At Purina Pro Plan's 53rd annual Show Dogs of the Year Awards, presented by Dogs in Review magazine and the Bow Tie Inc. publishing company, Irvine Animal Care Center (IACC) was presented the Shelter of the Year award in 2007 for the facility's innovative programs and disaster-relief efforts during that year's Southern California wildfires.
Billing itself as "a progressive and innovative municipal animal shelter," the IACC has also been recognized for providing top-notch veterinary care; high-quality food; soft bedding; and daily socialization with animals that include dogs, cats and bunnies available for adoption.
But what has most set the IACC apart from other city- or county-run shelters are its low rates of euthanization. A February 2013 Orange County Register article reported only 6.2 percent of IACC animals were put down for behavioral and health reasons--and that none was euthanized due to lack of space or time spent at the shelter. By comparison, the American Society for the Prevention of Cruelty to Animals lists the national rate of euthanization for cats at 70 percent and dogs at 60 percent.
"We don't consider ourselves a 'no-kill' shelter," the center's administrator Ron Edwards told the Register at the time, "but our euthanization numbers are extremely low."
Edwards is no longer the IACC administrator; Michelle Quigley took over in November 2013. And today, along with chief veterinarian Dr. Lawrence Kosmin, she is accused of running the shelter's sterling reputation into the ground. Their accusers are IACC volunteers, including 10 who say they quit over a litany of quality concerns (see the blockquote portion of this post).
Things have deteriorated so quickly and profoundly that volunteers swarmed the Nov. 25 Irvine City Council meeting to speak out and present a 50-page report detailing the problems at the 3.73-acre, park-like shelter that operates on a $2.53 million budget in the current fiscal year.
The volunteers say they have previously advised IACC staff, the City Council, city manager, assistant city manager, Community Services director, Community Services manager and Human Resources Department of their concerns, but doing so publicly got the word out to residents watching in the council chambers or on local television.
"Sadly, I realized the shelter developed a culture that did not center on animal welfare," said Ava Crittenden, her voice cracking, of her decision to quit as a staff member just days before the City Council meeting. "I saw our city dollars being spent on a management team that falls grossly short of upholding the city's vision."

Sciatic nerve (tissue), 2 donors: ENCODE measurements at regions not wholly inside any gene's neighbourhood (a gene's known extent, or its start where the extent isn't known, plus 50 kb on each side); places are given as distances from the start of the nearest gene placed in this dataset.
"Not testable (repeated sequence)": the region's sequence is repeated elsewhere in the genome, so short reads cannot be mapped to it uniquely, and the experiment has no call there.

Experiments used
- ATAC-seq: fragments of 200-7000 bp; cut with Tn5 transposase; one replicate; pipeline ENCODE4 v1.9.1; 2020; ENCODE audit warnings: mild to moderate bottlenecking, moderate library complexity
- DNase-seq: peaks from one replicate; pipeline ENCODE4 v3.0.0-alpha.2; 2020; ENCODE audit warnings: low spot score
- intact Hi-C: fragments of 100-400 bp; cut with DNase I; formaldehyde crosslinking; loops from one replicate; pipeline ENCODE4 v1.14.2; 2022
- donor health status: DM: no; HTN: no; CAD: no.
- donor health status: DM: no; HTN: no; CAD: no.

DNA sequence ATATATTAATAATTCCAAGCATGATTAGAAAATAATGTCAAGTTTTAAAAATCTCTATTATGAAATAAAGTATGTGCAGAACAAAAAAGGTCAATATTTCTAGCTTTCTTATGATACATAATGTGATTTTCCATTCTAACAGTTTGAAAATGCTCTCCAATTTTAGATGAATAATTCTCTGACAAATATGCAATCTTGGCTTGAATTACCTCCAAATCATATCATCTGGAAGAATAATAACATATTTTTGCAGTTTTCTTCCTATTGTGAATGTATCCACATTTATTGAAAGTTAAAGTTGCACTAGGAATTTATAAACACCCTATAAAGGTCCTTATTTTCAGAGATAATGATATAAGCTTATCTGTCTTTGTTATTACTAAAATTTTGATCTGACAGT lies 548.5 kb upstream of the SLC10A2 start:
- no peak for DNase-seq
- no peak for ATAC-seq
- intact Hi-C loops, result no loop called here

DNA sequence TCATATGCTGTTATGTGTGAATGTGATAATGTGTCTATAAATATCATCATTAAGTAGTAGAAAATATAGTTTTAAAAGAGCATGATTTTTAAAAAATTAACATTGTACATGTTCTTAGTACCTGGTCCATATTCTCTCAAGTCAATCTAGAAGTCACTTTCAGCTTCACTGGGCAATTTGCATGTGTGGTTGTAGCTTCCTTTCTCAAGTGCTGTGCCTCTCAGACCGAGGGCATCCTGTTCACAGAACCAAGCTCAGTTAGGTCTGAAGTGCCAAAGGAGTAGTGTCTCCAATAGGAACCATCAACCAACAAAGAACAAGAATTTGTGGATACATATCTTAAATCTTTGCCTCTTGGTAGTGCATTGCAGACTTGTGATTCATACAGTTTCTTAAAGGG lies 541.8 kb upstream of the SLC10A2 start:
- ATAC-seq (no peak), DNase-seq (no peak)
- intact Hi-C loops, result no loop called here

One longtime volunteer said she used to have funds from her paycheck diverted to the city shelter but will donate no longer. Another, who had volunteered for 11 years, alleged "animals are being euthanized carelessly, barbarically, for space and just out of laziness for not wanting to care for them any further."
When it came to gravitas, it was tough to top Dotsie Bausch, a silver medalist for USA Cycling at the 2012 London Olympics, an Irvine Distinguished Citizen Award honoree last summer and a shelter volunteer for the past four years. "We want to get the shelter back to what was celebrated on the national news channels and what every Irvine resident wants it to be," she told the council.
Despite the revelation that these concerns have been presented to them before, the top two members of the City Council only appear to be taking them seriously now. "The city manager will closely monitor what the shelter management is doing to prompt these complaints," Mayor Steven Choi told the Register a day after the council meeting, saying pre-publicity about the IACC volunteers coming to address city leaders and the folks at the speakers podium that night convinced him problems exist.
Choi said that after some investigation, city staff will draft a proposal for changes that will be brought before council for a vote. But the mayor hinted at one major change: "I was hoping Michelle Quigley could turn it around, but obviously, this person may have her own set of problems," Choi said.
When it comes to medical care, Mayor Pro Tem Jeff Lalloway said the city will consult with experts, possibly from the UC Davis veterinary school. "Whatever the problem is, we'll get to the bottom of it and fix it," Lalloway vowed to the Daily Pilot on Nov. 28.
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The council did take one solid step toward improving IACC at that Nov. 25 meeting, although it was coincidental, coming as part of its year-end budget review: A $250,000 request for medical supplies and new flooring at the shelter was approved.
Parts of this story originally appeared on Navel Gazing as "Animal Shelter Volunteers to Raise Concerns About Conditions to Irvine City Council."